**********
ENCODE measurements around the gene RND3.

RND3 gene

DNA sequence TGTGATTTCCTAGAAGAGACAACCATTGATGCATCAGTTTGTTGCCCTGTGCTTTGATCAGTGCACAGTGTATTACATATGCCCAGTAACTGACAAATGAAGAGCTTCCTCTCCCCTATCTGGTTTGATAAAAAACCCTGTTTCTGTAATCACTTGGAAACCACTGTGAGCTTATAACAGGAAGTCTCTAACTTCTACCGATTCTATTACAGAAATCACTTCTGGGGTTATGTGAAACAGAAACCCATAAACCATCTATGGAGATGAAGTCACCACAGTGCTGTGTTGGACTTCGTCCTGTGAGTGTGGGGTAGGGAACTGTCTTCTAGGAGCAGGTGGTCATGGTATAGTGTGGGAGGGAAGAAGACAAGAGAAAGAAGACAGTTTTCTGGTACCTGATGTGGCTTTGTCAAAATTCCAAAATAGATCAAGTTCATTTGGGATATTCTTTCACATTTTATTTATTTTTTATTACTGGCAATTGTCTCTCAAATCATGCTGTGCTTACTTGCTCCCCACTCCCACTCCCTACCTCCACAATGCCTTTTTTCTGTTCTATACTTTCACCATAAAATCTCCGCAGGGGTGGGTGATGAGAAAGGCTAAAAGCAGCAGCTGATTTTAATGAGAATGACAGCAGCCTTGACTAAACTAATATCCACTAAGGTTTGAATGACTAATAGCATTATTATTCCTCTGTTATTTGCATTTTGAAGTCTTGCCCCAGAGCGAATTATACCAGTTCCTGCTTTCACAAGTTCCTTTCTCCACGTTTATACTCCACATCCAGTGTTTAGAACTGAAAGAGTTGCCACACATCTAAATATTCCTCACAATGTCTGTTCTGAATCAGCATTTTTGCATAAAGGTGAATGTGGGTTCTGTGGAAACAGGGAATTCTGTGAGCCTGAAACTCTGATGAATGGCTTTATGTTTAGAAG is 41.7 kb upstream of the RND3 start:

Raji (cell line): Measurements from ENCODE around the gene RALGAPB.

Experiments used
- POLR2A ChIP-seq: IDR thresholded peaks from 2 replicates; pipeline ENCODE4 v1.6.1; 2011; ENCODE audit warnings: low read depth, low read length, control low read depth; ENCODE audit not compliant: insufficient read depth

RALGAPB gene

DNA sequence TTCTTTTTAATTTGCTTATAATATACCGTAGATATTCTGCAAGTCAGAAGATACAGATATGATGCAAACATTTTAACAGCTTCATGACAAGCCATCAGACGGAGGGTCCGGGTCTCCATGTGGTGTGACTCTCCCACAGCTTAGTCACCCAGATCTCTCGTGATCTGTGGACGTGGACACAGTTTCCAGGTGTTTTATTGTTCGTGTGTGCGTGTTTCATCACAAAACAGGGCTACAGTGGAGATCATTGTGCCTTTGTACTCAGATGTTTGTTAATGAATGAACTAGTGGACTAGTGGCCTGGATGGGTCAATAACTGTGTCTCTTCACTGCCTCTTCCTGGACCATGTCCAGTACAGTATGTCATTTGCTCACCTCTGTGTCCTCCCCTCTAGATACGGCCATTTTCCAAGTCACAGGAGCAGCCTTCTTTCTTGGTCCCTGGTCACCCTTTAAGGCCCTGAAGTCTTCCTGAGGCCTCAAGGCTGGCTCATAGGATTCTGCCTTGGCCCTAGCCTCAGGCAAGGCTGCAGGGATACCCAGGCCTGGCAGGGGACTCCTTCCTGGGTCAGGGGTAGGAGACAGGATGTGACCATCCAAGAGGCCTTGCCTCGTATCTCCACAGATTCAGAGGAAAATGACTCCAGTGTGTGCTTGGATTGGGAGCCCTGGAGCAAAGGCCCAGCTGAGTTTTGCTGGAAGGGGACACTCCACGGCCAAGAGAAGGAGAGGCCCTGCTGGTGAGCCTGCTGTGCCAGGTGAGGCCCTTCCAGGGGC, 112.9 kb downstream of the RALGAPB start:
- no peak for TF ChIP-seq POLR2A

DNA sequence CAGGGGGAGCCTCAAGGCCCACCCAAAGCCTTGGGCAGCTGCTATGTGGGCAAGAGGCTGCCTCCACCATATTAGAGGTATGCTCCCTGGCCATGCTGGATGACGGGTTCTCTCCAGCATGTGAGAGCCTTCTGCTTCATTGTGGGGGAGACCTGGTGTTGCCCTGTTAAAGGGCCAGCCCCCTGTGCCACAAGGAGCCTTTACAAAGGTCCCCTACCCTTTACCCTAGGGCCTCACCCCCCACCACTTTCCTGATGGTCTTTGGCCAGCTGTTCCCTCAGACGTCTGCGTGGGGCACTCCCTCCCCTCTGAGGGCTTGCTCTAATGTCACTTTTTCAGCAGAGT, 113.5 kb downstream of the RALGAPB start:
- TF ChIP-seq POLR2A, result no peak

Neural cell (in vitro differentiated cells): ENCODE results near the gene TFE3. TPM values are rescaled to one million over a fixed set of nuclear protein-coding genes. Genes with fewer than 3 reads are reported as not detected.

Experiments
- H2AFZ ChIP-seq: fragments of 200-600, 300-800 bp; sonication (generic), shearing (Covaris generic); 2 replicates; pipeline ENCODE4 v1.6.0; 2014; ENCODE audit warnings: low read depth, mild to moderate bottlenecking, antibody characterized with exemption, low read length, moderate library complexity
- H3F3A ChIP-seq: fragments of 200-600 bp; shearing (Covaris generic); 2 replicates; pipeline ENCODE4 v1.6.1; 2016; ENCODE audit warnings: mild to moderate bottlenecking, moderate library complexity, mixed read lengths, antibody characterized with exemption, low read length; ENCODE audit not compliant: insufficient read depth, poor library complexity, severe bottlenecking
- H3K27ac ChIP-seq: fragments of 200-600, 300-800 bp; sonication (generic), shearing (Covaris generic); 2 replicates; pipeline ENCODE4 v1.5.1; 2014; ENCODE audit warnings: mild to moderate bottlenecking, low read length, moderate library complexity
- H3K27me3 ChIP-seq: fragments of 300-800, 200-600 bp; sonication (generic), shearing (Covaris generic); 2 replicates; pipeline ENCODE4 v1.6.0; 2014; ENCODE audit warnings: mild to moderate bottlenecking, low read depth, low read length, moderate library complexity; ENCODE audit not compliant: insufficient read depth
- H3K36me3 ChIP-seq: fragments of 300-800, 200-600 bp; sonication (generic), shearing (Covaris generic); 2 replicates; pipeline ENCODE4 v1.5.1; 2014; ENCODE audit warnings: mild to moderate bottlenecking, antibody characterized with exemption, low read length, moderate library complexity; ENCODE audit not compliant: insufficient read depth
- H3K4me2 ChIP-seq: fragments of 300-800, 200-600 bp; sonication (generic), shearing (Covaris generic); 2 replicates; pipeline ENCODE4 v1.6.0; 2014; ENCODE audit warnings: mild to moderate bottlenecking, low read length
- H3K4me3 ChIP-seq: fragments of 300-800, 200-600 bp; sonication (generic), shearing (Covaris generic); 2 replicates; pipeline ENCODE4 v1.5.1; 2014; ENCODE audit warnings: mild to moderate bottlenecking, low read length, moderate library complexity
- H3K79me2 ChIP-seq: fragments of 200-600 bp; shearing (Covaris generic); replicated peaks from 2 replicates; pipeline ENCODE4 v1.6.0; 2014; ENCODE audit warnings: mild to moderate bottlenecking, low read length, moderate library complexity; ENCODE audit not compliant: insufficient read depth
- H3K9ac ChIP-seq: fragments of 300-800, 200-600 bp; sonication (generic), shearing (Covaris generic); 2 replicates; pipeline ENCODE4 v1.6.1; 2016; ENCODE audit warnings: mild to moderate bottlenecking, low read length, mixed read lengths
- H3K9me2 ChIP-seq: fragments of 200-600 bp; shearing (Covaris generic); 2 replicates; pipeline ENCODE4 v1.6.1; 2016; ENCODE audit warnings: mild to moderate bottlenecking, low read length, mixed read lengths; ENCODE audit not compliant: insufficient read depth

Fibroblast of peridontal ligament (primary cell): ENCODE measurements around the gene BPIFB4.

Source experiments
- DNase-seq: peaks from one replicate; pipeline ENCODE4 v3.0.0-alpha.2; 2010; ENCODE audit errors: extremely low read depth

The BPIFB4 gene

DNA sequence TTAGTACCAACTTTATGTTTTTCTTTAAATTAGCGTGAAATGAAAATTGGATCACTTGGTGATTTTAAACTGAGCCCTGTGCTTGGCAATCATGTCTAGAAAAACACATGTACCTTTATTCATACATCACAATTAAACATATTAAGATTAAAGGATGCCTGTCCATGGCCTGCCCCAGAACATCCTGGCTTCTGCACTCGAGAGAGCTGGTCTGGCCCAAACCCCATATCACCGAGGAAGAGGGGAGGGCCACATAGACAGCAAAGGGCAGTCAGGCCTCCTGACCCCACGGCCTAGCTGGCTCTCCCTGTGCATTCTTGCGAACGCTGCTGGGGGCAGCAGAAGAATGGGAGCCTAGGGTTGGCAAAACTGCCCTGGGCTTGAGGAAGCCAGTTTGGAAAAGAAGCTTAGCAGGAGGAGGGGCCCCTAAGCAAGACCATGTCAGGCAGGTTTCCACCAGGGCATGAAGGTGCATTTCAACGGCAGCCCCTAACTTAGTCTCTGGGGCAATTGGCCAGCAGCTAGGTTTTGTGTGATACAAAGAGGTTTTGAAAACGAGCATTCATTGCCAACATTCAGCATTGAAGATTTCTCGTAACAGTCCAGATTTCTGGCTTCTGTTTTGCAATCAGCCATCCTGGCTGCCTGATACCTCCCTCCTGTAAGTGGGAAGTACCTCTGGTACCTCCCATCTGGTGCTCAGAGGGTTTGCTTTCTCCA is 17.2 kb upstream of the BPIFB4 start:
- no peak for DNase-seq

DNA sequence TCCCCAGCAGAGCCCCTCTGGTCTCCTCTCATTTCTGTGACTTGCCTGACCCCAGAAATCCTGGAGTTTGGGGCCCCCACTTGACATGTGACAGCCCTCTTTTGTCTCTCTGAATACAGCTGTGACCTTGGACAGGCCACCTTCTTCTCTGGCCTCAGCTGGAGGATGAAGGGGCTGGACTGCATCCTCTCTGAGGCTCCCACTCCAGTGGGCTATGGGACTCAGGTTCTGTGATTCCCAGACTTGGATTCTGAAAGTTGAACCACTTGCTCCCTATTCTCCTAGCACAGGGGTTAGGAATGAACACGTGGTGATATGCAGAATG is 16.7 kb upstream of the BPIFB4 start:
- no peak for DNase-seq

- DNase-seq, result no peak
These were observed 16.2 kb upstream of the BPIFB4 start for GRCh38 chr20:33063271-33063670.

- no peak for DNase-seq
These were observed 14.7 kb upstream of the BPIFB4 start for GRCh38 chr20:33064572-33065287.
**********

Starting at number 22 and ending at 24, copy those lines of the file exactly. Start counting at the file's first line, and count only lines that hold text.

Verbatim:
- H3K9ac ChIP-seq: fragments of 300-800, 200-600 bp; sonication (generic), shearing (Covaris generic); 2 replicates; pipeline ENCODE4 v1.6.1; 2016; ENCODE audit warnings: mild to moderate bottlenecking, low read length, mixed read lengths
- H3K9me2 ChIP-seq: fragments of 200-600 bp; shearing (Covaris generic); 2 replicates; pipeline ENCODE4 v1.6.1; 2016; ENCODE audit warnings: mild to moderate bottlenecking, low read length, mixed read lengths; ENCODE audit not compliant: insufficient read depth

Fibroblast of peridontal ligament (primary cell): ENCODE measurements around the gene BPIFB4.